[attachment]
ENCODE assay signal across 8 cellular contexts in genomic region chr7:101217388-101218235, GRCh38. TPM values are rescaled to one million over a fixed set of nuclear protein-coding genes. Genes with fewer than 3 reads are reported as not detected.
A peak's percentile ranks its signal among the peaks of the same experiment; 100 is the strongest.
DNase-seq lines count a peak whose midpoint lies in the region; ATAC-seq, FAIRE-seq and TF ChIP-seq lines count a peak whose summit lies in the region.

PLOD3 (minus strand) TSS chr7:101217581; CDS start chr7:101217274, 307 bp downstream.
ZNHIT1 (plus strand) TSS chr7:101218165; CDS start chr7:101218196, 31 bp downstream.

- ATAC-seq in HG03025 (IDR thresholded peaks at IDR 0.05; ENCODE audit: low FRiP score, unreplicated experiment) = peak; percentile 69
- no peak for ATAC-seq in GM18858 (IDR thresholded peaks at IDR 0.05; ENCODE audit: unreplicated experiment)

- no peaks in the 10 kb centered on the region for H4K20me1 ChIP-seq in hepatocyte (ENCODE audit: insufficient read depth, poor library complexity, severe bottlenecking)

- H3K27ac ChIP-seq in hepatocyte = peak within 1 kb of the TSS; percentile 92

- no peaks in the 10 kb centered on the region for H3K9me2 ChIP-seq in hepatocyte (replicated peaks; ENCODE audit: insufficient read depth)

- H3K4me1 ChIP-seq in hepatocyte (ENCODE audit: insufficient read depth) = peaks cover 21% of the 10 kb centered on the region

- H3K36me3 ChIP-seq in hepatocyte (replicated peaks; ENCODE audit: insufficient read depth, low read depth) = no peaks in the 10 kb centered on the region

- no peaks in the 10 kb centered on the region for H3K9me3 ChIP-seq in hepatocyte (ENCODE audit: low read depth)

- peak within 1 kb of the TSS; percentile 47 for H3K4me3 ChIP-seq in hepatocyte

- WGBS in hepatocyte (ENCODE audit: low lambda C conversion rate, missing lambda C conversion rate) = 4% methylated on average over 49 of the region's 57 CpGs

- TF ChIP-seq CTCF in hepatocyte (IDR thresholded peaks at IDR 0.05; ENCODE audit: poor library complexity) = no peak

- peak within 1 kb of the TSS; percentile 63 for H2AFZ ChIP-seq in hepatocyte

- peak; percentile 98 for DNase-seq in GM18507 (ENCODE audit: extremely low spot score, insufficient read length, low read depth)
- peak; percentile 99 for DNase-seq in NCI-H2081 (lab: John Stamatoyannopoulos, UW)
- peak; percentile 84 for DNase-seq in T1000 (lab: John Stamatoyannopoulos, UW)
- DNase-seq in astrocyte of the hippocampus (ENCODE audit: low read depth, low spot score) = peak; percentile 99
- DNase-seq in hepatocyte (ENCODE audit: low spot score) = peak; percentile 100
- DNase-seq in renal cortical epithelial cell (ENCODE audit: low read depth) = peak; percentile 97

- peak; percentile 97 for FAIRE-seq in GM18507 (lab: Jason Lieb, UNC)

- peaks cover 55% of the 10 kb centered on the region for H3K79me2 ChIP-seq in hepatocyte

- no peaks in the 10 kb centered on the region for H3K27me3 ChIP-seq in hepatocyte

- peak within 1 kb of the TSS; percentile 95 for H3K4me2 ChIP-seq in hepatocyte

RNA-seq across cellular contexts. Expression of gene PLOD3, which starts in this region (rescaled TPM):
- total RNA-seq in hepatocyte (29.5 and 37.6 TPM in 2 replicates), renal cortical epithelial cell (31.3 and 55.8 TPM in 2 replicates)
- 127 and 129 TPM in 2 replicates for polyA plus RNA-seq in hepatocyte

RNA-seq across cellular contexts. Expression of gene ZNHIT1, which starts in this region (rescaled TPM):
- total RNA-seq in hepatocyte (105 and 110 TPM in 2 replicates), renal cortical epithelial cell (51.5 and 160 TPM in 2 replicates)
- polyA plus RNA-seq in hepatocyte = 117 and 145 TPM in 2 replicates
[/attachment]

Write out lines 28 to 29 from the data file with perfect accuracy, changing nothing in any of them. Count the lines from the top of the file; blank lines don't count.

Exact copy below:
RNA-seq across cellular contexts. Expression of gene PLOD3, which starts in this region (rescaled TPM):
- total RNA-seq in hepatocyte (29.5 and 37.6 TPM in 2 replicates), renal cortical epithelial cell (31.3 and 55.8 TPM in 2 replicates)